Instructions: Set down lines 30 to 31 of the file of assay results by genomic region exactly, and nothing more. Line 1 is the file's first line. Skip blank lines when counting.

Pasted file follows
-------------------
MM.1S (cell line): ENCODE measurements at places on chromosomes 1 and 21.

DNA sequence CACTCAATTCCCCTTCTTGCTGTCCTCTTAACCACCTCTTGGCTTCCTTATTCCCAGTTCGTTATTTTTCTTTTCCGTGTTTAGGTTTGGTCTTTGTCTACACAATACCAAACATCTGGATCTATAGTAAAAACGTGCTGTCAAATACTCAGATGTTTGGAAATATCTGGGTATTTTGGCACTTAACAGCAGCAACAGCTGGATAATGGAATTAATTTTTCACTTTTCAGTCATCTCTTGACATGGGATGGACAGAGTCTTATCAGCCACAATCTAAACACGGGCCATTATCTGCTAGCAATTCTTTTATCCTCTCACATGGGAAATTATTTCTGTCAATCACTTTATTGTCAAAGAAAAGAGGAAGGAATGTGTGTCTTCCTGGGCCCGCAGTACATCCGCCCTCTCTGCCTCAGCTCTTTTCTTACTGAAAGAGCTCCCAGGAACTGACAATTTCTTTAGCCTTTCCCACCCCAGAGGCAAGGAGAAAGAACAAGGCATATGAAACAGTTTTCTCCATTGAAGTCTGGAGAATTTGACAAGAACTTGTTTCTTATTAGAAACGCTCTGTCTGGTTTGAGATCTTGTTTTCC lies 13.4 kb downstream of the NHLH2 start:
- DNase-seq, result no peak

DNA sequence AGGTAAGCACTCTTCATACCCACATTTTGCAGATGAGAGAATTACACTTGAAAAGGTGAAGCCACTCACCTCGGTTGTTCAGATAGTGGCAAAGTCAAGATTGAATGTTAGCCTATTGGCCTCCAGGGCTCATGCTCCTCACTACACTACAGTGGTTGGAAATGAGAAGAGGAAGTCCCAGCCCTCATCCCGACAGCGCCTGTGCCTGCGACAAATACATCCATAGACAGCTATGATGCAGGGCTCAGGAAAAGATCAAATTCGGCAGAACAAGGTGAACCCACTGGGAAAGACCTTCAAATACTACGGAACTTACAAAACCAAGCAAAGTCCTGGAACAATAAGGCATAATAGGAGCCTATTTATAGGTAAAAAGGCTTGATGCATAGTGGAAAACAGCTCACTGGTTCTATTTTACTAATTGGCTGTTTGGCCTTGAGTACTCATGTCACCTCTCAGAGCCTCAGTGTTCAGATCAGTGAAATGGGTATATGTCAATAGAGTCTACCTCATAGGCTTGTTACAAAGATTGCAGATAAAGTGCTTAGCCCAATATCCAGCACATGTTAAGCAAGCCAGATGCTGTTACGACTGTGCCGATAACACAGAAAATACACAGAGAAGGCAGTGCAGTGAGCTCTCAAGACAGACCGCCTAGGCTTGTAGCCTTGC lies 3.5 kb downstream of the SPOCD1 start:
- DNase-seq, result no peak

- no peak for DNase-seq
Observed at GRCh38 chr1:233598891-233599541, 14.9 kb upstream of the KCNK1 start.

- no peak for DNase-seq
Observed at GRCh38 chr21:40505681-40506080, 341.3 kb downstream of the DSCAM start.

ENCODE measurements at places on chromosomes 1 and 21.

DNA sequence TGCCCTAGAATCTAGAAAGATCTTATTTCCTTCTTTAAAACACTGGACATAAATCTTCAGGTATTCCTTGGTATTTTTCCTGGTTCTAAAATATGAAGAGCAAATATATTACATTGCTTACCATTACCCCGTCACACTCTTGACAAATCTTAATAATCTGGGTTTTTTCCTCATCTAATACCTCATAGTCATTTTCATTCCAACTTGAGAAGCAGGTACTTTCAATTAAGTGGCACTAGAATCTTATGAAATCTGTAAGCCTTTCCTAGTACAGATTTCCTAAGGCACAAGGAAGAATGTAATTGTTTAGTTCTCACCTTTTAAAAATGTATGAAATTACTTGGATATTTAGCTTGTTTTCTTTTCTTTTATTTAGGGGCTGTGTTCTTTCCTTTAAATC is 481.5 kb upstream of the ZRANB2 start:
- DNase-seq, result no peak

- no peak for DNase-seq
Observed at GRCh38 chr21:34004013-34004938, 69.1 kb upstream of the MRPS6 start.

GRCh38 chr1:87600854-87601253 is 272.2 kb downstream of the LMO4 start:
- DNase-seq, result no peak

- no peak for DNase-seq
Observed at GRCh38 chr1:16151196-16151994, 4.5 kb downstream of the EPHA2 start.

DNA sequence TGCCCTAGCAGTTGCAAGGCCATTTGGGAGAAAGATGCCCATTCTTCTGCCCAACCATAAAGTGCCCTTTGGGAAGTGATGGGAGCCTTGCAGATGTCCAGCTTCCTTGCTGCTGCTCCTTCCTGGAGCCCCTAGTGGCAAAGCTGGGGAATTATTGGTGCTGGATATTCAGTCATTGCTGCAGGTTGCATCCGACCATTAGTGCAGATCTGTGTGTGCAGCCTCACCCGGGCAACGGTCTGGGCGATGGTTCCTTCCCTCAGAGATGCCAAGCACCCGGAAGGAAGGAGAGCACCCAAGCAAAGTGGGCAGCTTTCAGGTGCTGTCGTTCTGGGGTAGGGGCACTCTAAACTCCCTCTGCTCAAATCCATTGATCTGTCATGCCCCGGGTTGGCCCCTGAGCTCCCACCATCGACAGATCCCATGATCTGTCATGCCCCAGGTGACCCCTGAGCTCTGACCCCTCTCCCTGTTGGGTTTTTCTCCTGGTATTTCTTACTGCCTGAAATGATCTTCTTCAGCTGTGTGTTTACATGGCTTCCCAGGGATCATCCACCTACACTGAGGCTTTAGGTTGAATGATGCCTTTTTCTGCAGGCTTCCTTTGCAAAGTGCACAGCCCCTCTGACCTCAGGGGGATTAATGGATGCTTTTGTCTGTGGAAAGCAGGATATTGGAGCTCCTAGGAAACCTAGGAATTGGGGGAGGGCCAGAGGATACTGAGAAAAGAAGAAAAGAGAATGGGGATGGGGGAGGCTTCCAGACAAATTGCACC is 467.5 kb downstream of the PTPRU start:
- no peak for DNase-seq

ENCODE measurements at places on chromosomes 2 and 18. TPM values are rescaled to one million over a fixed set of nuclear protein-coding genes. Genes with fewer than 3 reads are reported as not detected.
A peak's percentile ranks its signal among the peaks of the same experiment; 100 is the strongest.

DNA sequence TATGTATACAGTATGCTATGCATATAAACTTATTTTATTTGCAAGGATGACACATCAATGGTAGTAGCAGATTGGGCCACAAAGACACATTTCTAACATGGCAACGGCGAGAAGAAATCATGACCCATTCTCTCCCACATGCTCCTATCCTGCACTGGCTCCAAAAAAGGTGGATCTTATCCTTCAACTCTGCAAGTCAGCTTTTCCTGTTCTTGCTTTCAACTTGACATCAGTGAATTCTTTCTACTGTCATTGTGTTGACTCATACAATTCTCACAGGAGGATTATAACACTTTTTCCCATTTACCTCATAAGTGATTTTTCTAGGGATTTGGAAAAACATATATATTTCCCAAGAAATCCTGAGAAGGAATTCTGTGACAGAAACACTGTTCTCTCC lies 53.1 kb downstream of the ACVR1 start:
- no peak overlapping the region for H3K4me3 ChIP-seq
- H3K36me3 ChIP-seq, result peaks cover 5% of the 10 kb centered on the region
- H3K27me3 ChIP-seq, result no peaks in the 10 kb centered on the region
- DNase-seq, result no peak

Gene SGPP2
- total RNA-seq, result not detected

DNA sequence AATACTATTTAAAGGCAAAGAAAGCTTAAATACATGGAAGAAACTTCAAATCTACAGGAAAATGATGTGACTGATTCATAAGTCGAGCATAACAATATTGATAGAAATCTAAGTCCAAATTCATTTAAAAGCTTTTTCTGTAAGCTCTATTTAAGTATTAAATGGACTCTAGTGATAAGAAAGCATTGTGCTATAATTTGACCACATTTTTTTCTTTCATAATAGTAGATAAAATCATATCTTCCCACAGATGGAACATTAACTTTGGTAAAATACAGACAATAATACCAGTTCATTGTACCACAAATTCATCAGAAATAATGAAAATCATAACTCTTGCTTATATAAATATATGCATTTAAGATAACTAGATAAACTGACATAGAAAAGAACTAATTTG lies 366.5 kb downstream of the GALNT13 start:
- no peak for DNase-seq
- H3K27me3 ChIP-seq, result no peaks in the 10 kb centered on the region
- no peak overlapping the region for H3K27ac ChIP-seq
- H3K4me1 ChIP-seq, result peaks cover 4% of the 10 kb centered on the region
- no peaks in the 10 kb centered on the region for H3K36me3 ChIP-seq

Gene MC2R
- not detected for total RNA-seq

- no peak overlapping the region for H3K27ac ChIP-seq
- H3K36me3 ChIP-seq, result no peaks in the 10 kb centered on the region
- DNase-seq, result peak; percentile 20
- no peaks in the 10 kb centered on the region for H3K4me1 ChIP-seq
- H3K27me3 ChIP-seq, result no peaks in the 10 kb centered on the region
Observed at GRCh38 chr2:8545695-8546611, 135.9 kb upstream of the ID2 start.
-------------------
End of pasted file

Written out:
DNA sequence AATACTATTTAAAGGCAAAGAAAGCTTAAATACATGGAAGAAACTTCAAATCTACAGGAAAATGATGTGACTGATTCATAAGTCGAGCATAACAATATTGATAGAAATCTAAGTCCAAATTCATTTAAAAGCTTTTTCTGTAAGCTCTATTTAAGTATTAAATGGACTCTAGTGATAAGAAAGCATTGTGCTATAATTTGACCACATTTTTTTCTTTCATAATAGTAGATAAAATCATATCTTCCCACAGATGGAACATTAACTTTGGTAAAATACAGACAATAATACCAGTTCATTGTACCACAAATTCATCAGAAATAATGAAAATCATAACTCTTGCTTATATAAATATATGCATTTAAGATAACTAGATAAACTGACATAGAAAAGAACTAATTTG lies 366.5 kb downstream of the GALNT13 start:
- no peak for DNase-seq